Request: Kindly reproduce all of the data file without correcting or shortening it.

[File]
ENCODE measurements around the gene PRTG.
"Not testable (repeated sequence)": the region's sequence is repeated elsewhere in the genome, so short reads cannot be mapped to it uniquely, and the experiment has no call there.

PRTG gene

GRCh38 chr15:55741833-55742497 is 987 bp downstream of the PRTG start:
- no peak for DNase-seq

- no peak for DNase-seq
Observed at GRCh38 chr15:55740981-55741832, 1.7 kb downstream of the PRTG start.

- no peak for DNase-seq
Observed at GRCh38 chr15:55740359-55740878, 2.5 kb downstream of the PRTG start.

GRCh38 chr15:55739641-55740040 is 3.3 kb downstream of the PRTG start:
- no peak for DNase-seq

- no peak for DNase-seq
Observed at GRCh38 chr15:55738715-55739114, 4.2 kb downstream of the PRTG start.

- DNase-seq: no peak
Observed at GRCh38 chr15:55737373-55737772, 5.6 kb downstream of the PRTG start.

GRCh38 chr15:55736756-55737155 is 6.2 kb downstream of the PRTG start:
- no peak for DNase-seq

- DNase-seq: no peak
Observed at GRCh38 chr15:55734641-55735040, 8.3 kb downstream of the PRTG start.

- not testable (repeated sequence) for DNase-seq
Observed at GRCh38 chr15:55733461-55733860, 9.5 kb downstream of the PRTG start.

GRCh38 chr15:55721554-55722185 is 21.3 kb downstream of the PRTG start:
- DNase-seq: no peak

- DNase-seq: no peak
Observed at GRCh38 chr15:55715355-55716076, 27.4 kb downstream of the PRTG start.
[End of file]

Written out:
ENCODE measurements around the gene PRTG.
"Not testable (repeated sequence)": the region's sequence is repeated elsewhere in the genome, so short reads cannot be mapped to it uniquely, and the experiment has no call there.

PRTG gene

GRCh38 chr15:55741833-55742497 is 987 bp downstream of the PRTG start:
- no peak for DNase-seq

- no peak for DNase-seq
Observed at GRCh38 chr15:55740981-55741832, 1.7 kb downstream of the PRTG start.

- no peak for DNase-seq
Observed at GRCh38 chr15:55740359-55740878, 2.5 kb downstream of the PRTG start.

GRCh38 chr15:55739641-55740040 is 3.3 kb downstream of the PRTG start:
- no peak for DNase-seq

- no peak for DNase-seq
Observed at GRCh38 chr15:55738715-55739114, 4.2 kb downstream of the PRTG start.

- DNase-seq: no peak
Observed at GRCh38 chr15:55737373-55737772, 5.6 kb downstream of the PRTG start.

GRCh38 chr15:55736756-55737155 is 6.2 kb downstream of the PRTG start:
- no peak for DNase-seq

- DNase-seq: no peak
Observed at GRCh38 chr15:55734641-55735040, 8.3 kb downstream of the PRTG start.

- not testable (repeated sequence) for DNase-seq
Observed at GRCh38 chr15:55733461-55733860, 9.5 kb downstream of the PRTG start.

GRCh38 chr15:55721554-55722185 is 21.3 kb downstream of the PRTG start:
- DNase-seq: no peak

- DNase-seq: no peak
Observed at GRCh38 chr15:55715355-55716076, 27.4 kb downstream of the PRTG start.